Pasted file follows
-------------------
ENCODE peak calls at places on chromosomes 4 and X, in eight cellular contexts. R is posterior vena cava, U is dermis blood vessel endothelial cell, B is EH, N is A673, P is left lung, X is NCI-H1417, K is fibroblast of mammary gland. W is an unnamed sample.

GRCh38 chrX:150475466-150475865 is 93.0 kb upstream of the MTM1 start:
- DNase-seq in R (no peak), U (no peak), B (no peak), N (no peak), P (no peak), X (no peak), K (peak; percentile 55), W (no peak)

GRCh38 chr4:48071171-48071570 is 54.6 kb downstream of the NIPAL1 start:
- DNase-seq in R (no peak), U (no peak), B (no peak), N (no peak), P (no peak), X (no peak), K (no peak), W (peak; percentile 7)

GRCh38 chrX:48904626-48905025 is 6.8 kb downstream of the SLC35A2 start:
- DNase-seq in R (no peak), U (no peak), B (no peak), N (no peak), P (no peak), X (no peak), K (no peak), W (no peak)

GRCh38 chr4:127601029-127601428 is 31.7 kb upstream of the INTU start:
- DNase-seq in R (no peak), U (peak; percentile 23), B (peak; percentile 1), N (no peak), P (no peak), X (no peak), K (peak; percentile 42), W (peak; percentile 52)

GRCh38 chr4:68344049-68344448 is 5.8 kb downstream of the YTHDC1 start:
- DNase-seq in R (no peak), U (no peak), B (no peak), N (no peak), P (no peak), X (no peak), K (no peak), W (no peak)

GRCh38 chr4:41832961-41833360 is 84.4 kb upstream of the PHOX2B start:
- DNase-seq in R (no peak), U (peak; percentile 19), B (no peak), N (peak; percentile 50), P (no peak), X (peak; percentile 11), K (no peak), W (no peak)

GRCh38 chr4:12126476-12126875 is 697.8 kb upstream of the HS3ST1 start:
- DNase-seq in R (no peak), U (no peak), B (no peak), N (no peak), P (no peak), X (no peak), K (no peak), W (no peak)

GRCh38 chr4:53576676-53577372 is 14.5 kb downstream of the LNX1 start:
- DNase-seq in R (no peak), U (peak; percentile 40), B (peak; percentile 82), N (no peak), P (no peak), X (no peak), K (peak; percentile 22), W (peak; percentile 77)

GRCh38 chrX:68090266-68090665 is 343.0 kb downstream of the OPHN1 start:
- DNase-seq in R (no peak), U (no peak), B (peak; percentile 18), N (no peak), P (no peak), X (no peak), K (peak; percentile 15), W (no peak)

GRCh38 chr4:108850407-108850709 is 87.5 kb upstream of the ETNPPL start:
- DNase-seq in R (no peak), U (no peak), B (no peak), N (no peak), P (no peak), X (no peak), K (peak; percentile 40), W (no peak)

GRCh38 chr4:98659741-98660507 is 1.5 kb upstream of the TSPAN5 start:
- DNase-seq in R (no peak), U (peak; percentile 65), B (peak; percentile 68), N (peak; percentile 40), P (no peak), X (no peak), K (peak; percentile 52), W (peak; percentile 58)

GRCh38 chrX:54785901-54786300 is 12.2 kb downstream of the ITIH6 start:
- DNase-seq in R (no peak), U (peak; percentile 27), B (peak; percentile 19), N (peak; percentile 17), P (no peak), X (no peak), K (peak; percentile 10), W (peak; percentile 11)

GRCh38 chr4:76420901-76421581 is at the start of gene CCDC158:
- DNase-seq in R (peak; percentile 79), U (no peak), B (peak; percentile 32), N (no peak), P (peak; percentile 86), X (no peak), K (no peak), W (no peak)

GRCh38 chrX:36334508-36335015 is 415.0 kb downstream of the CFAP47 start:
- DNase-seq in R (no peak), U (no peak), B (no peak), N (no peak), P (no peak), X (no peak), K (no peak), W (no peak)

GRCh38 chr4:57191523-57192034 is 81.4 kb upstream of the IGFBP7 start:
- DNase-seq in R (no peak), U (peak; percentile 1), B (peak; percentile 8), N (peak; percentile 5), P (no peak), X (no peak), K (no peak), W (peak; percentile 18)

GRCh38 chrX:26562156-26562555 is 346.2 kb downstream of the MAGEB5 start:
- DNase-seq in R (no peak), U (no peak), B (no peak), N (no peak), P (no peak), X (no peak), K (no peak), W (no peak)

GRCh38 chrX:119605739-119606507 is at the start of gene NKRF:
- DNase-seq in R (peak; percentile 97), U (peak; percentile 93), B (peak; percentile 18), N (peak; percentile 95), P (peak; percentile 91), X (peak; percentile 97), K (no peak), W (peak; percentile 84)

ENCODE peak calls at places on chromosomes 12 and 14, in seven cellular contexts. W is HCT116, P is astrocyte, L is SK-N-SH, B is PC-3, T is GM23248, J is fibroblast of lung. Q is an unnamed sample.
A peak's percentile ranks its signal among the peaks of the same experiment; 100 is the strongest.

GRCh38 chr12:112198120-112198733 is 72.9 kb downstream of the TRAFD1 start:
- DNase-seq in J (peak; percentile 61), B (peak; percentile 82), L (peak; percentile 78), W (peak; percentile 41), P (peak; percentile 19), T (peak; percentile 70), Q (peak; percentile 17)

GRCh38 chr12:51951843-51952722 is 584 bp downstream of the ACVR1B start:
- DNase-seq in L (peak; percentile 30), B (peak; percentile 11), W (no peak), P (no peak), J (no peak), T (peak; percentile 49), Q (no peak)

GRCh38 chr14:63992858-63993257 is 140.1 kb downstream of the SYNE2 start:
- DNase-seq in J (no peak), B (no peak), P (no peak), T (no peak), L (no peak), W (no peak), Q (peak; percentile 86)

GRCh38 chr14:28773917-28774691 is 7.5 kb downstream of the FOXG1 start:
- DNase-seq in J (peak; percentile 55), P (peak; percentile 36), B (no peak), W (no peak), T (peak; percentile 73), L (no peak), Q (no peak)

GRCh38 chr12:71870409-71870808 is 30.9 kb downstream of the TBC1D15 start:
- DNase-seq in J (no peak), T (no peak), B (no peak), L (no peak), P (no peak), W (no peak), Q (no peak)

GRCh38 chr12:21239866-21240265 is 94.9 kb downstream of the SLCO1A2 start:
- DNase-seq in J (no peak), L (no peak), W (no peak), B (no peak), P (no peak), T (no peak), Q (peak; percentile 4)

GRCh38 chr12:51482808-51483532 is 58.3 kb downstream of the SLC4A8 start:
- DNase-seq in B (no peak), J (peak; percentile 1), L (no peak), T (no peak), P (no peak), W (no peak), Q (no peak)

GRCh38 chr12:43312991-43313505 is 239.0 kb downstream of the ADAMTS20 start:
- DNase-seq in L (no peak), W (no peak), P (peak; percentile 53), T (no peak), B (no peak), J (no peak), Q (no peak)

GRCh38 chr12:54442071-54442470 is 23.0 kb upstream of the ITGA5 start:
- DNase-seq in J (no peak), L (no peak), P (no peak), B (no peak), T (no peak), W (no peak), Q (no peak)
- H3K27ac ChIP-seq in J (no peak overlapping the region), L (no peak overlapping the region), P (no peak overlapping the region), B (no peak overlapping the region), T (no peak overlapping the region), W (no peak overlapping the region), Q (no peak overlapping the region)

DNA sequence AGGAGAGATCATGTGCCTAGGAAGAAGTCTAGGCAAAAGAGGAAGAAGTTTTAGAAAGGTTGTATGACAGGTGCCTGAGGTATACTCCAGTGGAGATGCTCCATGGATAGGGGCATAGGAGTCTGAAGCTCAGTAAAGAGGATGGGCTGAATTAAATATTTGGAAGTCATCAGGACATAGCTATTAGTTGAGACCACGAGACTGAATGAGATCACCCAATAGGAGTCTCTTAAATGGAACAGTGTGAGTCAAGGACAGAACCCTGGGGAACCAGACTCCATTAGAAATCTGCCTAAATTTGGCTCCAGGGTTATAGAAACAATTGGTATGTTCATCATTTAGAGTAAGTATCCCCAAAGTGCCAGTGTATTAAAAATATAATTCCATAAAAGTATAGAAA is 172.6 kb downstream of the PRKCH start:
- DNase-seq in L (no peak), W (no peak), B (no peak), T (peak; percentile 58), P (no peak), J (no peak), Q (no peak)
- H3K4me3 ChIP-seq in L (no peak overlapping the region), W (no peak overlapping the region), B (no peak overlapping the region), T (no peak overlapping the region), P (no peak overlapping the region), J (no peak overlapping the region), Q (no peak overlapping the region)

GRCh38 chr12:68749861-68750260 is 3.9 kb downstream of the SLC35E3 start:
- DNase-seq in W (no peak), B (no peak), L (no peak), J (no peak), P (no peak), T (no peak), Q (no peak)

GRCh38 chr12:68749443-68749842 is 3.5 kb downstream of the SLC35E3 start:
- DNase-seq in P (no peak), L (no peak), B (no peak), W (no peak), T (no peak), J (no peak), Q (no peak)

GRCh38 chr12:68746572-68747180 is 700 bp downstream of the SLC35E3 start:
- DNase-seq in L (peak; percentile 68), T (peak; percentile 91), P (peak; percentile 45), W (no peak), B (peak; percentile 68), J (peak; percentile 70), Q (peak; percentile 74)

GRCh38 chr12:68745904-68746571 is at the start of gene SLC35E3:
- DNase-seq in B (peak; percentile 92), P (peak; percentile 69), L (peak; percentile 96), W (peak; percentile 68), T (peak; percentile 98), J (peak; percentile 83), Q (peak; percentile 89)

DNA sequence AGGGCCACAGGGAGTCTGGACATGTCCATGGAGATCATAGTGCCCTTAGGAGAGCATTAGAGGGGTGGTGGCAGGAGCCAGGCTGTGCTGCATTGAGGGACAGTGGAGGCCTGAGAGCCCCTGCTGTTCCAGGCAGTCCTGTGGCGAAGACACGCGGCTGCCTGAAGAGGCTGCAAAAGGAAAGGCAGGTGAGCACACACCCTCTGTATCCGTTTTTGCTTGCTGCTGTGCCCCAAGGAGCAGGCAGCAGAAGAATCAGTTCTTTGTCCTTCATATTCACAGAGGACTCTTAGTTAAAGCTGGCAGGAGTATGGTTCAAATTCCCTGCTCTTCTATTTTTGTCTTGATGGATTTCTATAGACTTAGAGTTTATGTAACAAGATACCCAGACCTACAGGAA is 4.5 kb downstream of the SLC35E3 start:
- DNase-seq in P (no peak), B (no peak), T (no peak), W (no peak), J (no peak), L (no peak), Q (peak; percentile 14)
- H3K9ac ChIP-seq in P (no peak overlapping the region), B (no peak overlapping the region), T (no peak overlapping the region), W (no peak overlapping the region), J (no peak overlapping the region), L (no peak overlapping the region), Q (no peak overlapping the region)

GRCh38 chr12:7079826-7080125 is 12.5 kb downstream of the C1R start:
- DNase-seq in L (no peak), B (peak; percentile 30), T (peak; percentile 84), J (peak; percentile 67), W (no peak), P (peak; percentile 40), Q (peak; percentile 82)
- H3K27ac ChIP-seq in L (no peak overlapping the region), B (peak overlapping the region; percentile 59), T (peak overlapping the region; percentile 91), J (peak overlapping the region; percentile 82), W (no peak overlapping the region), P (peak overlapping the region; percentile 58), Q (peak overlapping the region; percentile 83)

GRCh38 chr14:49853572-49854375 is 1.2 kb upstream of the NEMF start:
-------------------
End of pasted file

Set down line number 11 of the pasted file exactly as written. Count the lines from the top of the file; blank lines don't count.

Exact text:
- DNase-seq in R (no peak), U (no peak), B (no peak), N (no peak), P (no peak), X (no peak), K (no peak), W (no peak)